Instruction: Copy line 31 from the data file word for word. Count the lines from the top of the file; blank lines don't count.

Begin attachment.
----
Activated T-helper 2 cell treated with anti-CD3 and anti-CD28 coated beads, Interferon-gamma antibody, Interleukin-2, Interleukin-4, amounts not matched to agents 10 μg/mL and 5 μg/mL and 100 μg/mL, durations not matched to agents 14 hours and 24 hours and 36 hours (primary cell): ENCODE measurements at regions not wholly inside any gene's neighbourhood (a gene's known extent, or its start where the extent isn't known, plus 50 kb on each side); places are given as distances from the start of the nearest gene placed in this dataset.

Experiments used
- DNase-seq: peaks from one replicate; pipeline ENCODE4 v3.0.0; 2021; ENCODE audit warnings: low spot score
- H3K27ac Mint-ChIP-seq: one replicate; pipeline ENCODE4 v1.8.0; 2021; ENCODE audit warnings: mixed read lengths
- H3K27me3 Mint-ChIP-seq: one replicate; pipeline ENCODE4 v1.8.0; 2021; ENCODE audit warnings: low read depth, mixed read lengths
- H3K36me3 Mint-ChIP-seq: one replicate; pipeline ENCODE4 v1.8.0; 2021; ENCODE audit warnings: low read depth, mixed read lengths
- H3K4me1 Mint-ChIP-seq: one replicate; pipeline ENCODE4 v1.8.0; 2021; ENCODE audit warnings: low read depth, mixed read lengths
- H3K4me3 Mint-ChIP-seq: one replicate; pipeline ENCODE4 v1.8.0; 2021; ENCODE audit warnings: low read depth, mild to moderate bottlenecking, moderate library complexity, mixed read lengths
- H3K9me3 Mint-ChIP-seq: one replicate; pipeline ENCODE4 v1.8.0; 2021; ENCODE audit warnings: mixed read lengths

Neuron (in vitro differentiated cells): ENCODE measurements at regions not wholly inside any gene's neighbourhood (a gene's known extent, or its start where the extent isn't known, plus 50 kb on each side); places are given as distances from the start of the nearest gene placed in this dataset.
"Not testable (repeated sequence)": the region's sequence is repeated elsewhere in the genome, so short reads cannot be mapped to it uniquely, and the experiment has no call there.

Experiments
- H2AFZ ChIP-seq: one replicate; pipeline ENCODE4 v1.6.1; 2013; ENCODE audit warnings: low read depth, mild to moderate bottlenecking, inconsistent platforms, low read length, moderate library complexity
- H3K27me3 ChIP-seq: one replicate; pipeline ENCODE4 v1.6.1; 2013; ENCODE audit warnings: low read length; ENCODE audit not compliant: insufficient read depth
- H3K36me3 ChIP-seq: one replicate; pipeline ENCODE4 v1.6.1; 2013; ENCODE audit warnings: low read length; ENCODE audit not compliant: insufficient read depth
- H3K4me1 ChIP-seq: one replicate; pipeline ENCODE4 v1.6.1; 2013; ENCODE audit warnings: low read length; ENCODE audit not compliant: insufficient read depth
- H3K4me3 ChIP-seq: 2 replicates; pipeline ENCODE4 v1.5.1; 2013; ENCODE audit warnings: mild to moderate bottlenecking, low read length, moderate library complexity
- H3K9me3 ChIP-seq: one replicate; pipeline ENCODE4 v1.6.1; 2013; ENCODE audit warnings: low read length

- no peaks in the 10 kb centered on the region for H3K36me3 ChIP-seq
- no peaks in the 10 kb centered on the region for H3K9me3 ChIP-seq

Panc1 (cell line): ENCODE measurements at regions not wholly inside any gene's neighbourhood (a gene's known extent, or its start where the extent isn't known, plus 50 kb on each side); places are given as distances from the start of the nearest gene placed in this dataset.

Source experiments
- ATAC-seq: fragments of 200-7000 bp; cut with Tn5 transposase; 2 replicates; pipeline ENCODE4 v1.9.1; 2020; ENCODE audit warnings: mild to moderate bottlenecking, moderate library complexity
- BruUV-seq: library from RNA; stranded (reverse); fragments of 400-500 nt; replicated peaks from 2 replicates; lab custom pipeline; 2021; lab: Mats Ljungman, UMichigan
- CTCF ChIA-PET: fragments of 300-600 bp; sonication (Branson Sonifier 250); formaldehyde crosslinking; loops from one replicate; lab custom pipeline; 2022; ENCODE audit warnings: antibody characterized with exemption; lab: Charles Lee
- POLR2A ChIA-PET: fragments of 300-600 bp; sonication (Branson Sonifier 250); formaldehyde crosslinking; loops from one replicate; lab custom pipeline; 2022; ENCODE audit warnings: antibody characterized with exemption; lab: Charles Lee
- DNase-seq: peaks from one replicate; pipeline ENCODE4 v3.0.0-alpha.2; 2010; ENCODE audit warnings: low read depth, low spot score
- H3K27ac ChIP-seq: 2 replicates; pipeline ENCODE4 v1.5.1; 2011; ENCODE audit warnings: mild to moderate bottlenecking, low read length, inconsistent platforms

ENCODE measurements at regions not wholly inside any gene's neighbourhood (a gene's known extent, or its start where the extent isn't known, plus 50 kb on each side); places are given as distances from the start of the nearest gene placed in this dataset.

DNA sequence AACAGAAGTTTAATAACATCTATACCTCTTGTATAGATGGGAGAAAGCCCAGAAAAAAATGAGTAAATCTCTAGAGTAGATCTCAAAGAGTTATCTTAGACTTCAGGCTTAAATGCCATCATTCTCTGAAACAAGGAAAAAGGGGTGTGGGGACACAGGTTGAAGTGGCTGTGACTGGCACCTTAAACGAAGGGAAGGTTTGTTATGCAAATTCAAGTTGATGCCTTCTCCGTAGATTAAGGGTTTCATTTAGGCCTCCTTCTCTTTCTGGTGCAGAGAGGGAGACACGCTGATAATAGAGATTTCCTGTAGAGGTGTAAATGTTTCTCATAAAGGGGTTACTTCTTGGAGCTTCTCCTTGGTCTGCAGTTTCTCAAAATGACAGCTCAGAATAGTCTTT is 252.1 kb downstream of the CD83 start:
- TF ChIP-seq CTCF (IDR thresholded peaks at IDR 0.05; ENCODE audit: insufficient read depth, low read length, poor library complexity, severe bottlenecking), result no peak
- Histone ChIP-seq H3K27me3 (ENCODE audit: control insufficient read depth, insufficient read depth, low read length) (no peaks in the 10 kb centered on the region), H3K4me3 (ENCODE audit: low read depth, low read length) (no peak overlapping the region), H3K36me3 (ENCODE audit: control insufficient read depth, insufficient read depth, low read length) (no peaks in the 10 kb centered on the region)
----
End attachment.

- TF ChIP-seq CTCF (IDR thresholded peaks at IDR 0.05; ENCODE audit: insufficient read depth, low read length, poor library complexity, severe bottlenecking), result no peak